Nepal Veterinary Association's midnight surprise inspection of the Live Animal Entry Check Point

The biggest festival of Nepal, Dashain is here and along with it the demand for meat surges to its highest throughout the year.

During this 10 days long festival, along with the cultural celebration and gathering, meat items are a priority.

Mutton undoubtedly tops the list as the most popular food item during this festive season. To fulfill this high demand, there is a huge influx of live animals from all over the country as well as from neighboring China and India into the Kathmandu valley. Along with the entry of livestock, there is also a big risk of the entry of deadly Zoonotic diseases as well as other food borne illness caused due to consumption of an unhealthy meat. Besides these, there are also violations of the animal transport guidelines stated by the government which inturn compromises the welfare standards of animals. To keep these threats at bay and ensure a safety of public as well as animal health, the Department of Livestock Services in joint collaborations with other stakeholder organizations have prepared and deployed teams into many live animal markets and quarantine check points surrounding the capital city.

On 14th October, past Sunday, a surprise inspection of the Nagdhunga (Thankot) checkpoint was lead by the Nepal Veterinary Association in coordination with the Nepal police, Veterinary Inspectors from the Central Animal Quarantine and the Department of Livestock services. The Nagdhunga checkpoint is the main entry point into the valley and much of the animals are brought in through it. Taking in consideration the best period of animals entry through the check point, the inspection occurred from 11 pm in the night to 4 am in the morning where the livestock transport vehicles, animal health certificates, suspected public vehicles of carrying animals as well as other unregulated phenomenon relating to the animal transport were examined. The livestock entering were found to be from various parts of the country as well as neighboring India and ranged from goats, mountain goats, chickens, buffaloes and fishes.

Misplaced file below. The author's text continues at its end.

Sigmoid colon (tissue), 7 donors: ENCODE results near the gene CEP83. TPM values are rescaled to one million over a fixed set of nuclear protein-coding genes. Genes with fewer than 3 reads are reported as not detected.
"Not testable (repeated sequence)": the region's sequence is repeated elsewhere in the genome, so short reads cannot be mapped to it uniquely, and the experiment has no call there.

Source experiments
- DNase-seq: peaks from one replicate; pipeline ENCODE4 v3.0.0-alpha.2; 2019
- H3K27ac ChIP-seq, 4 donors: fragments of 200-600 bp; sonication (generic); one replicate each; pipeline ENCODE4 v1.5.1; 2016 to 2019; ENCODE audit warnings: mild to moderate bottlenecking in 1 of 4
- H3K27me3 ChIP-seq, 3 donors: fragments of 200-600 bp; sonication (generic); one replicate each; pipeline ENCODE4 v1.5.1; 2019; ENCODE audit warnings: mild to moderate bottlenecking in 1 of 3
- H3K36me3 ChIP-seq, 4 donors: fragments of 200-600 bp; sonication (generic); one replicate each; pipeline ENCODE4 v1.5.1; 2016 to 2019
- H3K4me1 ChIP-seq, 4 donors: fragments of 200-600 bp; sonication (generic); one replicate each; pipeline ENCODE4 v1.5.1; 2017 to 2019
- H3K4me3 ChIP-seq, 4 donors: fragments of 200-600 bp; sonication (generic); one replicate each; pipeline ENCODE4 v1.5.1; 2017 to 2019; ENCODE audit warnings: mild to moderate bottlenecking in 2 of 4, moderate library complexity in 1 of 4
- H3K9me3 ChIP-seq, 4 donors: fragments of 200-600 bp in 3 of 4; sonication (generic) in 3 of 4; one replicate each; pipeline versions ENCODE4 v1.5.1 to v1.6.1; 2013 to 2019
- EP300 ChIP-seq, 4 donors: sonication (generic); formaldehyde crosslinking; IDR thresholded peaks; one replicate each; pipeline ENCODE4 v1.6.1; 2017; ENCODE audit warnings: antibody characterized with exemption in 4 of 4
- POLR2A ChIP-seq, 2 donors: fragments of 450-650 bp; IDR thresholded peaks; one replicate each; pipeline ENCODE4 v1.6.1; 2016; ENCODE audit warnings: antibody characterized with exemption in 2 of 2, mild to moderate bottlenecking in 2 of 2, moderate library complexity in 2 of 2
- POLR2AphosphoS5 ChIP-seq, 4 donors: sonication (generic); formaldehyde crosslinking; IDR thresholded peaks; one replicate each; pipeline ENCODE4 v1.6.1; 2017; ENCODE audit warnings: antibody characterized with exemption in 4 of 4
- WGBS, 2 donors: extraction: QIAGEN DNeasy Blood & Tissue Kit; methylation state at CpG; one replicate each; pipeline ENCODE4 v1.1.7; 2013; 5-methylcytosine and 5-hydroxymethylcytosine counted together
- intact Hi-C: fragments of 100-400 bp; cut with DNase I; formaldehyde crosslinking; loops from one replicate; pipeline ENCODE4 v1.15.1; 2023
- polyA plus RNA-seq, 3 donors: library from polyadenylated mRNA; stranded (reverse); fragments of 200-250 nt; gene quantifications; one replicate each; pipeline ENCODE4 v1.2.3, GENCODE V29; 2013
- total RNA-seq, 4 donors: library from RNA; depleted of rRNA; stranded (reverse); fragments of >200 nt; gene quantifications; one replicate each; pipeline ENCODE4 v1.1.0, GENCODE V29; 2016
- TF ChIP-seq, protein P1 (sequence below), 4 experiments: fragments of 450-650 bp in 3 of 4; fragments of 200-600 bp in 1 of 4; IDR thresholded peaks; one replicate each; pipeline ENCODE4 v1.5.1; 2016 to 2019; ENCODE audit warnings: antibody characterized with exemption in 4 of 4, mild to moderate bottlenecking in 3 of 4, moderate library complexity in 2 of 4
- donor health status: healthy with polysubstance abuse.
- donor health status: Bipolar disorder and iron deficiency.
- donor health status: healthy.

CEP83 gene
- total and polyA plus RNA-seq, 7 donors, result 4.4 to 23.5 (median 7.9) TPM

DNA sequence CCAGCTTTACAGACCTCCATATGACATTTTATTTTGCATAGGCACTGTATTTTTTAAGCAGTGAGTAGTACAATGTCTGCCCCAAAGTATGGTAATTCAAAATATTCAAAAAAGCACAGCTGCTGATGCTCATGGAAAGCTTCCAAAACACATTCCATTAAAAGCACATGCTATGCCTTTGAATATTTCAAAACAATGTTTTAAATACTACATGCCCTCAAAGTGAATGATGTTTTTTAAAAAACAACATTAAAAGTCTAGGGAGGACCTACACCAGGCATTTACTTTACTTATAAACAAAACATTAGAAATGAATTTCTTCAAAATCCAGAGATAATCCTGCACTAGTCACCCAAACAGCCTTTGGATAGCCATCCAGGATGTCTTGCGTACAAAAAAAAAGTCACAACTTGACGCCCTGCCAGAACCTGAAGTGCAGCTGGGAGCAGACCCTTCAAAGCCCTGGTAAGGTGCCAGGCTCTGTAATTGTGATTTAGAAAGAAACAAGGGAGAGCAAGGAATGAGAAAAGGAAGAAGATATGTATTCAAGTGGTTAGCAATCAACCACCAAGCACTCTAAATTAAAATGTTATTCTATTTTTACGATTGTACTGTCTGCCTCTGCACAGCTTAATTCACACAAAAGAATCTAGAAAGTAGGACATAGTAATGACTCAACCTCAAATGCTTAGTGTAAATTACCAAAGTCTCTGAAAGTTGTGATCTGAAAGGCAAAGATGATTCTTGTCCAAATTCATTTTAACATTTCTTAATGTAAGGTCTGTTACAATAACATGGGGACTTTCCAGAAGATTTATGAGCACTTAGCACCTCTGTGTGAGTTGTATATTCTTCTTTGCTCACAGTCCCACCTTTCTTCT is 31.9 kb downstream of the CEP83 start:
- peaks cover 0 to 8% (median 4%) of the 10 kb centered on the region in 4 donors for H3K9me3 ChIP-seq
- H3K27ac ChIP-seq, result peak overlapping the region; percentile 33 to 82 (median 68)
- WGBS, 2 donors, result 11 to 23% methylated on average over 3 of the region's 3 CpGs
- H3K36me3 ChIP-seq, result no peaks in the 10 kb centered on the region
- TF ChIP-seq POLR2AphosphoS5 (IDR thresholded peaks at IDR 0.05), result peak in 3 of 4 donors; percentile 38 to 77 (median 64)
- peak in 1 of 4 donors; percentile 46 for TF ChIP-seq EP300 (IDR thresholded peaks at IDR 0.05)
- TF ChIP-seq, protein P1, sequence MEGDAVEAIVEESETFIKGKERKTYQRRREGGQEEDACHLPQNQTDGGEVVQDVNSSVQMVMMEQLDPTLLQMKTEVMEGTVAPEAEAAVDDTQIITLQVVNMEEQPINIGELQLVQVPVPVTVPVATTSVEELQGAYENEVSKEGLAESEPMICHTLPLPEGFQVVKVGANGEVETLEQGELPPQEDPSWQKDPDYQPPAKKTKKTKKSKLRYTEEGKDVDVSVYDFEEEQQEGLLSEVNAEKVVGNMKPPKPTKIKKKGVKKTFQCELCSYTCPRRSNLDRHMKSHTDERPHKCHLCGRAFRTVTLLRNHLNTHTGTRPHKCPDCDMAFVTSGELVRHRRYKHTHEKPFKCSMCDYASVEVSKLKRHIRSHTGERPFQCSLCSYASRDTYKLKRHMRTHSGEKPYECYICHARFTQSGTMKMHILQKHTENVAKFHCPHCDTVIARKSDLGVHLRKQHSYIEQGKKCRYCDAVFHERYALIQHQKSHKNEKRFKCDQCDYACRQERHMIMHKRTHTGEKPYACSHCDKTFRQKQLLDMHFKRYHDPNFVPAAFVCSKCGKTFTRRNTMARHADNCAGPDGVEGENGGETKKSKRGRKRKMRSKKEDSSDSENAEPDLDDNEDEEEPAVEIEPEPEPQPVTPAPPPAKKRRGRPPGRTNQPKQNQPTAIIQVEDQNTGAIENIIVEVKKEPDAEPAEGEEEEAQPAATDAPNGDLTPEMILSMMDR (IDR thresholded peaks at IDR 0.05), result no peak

The major problem identified during the inspection was the overcrowding of the animals in the transport vehicle, incomplete Animal Health Certificates and skipping registration at the previous quarantine check post. Such vehicles found in violation of the Animal Transport Standards were fined accordingly as per the legal guidelines. The unauthentic suspected animal health certificates were seized by the quarantine office as well as NVA for further investigation and action. Many public buses were found to be carrying a single goat cramped in the back trunk. In such incidents, the animal was removed from the trunk and put inside the passenger bus and the person in charge was left with a warning and was educated regarding the rules. We were on the lookout for any sick, injured or dead animals, but fortunately none were found during the particular night's inspection. One of the major problems encountered during the previous years was towards the buffalo transport, where their nose and tail would be tied to the roof of the vehicle in order to not let them sit. This practice made the animal suffer a lot and was a serious breach in the welfare. This year this practice was not encountered, which could be credited to the previous years' monitoring campaigns, legal actions and educating the businesses regarding animal welfare.

From farm to fridge, is long nonetheless a crucial journey, and is always the duty of the veterinarian to oversee that only healthy meat reaches the general public. The inspections and monitoring by our dedicated veterinarians during this festival has helped to ensure healthy meat to consumers residing in the metropolis.


Dr. Rakesh Chand

Member, Executive committee
Nepal Veterinary Association (NVA)
Kathmandu,, Nepal